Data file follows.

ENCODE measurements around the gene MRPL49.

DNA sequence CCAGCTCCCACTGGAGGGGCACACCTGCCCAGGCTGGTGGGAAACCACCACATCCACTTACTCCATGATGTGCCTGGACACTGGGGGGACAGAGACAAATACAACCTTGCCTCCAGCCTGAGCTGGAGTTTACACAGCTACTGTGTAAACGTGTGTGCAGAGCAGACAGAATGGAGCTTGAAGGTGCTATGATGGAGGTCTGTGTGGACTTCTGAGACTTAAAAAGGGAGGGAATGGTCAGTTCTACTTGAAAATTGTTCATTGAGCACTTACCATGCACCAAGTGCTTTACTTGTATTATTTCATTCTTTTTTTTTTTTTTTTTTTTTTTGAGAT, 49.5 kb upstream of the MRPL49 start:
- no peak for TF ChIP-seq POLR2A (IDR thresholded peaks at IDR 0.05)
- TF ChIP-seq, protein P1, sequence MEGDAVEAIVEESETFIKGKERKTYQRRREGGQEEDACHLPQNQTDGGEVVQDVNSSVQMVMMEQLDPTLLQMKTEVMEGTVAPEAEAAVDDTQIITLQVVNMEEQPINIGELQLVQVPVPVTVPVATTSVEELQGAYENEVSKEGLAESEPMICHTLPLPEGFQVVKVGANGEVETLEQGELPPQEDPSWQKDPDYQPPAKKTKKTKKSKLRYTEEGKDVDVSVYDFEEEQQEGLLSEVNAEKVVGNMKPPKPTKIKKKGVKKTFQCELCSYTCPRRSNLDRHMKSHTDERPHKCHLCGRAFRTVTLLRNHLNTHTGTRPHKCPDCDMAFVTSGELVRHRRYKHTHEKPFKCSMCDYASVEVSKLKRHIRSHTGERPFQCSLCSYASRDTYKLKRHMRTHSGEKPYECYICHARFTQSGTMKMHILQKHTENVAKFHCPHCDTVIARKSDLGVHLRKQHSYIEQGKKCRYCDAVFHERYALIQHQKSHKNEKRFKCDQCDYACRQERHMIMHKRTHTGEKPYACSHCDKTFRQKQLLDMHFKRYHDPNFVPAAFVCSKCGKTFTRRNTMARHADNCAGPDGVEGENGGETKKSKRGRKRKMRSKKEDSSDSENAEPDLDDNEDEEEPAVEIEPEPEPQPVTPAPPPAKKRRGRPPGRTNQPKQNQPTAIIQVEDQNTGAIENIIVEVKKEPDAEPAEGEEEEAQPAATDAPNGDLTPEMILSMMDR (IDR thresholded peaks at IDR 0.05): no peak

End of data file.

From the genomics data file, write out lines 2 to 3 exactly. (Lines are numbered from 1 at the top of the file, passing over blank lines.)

DNA sequence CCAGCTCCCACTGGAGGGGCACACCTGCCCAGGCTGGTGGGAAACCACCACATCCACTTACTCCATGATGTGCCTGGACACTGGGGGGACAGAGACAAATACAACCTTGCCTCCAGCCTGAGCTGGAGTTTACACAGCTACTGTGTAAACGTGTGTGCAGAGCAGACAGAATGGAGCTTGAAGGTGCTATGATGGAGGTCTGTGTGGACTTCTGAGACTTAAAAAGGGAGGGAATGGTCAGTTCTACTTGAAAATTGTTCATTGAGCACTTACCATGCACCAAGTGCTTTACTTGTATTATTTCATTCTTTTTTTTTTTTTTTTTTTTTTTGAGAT, 49.5 kb upstream of the MRPL49 start:
- no peak for TF ChIP-seq POLR2A (IDR thresholded peaks at IDR 0.05)